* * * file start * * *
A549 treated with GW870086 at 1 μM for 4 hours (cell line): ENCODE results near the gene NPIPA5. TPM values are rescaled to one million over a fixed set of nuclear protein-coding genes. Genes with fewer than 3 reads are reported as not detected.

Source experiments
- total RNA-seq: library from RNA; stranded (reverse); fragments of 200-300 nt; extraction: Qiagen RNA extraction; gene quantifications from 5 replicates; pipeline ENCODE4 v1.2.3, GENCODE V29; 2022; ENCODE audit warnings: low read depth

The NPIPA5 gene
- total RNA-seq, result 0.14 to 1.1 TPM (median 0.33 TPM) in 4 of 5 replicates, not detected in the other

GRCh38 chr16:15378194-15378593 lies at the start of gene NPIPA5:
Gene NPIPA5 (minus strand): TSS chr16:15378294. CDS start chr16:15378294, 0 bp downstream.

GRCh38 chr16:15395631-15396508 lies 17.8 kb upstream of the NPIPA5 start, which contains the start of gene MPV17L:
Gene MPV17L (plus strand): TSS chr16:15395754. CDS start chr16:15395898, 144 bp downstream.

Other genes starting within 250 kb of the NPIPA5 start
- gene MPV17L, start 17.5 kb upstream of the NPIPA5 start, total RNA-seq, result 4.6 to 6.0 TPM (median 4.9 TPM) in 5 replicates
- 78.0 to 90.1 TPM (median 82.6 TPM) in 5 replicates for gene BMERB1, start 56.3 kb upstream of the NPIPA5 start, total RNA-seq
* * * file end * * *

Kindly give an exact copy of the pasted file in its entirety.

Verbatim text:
A549 treated with GW870086 at 1 μM for 4 hours (cell line): ENCODE results near the gene NPIPA5. TPM values are rescaled to one million over a fixed set of nuclear protein-coding genes. Genes with fewer than 3 reads are reported as not detected.

Source experiments
- total RNA-seq: library from RNA; stranded (reverse); fragments of 200-300 nt; extraction: Qiagen RNA extraction; gene quantifications from 5 replicates; pipeline ENCODE4 v1.2.3, GENCODE V29; 2022; ENCODE audit warnings: low read depth

The NPIPA5 gene
- total RNA-seq, result 0.14 to 1.1 TPM (median 0.33 TPM) in 4 of 5 replicates, not detected in the other

GRCh38 chr16:15378194-15378593 lies at the start of gene NPIPA5:
Gene NPIPA5 (minus strand): TSS chr16:15378294. CDS start chr16:15378294, 0 bp downstream.

GRCh38 chr16:15395631-15396508 lies 17.8 kb upstream of the NPIPA5 start, which contains the start of gene MPV17L:
Gene MPV17L (plus strand): TSS chr16:15395754. CDS start chr16:15395898, 144 bp downstream.

Other genes starting within 250 kb of the NPIPA5 start
- gene MPV17L, start 17.5 kb upstream of the NPIPA5 start, total RNA-seq, result 4.6 to 6.0 TPM (median 4.9 TPM) in 5 replicates
- 78.0 to 90.1 TPM (median 82.6 TPM) in 5 replicates for gene BMERB1, start 56.3 kb upstream of the NPIPA5 start, total RNA-seq